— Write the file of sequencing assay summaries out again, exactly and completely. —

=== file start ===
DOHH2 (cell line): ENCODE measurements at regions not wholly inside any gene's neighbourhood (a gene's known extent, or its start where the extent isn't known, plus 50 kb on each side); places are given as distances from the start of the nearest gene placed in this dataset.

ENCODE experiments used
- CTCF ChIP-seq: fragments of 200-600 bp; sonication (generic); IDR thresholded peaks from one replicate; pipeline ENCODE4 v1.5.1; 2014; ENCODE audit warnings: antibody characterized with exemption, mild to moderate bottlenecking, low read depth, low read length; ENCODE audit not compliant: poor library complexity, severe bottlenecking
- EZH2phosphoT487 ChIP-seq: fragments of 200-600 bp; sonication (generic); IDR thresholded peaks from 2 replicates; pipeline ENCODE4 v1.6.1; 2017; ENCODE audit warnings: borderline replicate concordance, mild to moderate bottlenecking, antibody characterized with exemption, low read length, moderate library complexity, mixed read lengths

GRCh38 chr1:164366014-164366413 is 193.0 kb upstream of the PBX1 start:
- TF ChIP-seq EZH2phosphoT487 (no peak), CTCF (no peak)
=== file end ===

DOHH2 (cell line): ENCODE measurements at regions not wholly inside any gene's neighbourhood (a gene's known extent, or its start where the extent isn't known, plus 50 kb on each side); places are given as distances from the start of the nearest gene placed in this dataset.

ENCODE experiments used
- CTCF ChIP-seq: fragments of 200-600 bp; sonication (generic); IDR thresholded peaks from one replicate; pipeline ENCODE4 v1.5.1; 2014; ENCODE audit warnings: antibody characterized with exemption, mild to moderate bottlenecking, low read depth, low read length; ENCODE audit not compliant: poor library complexity, severe bottlenecking
- EZH2phosphoT487 ChIP-seq: fragments of 200-600 bp; sonication (generic); IDR thresholded peaks from 2 replicates; pipeline ENCODE4 v1.6.1; 2017; ENCODE audit warnings: borderline replicate concordance, mild to moderate bottlenecking, antibody characterized with exemption, low read length, moderate library complexity, mixed read lengths

GRCh38 chr1:164366014-164366413 is 193.0 kb upstream of the PBX1 start:
- TF ChIP-seq EZH2phosphoT487 (no peak), CTCF (no peak)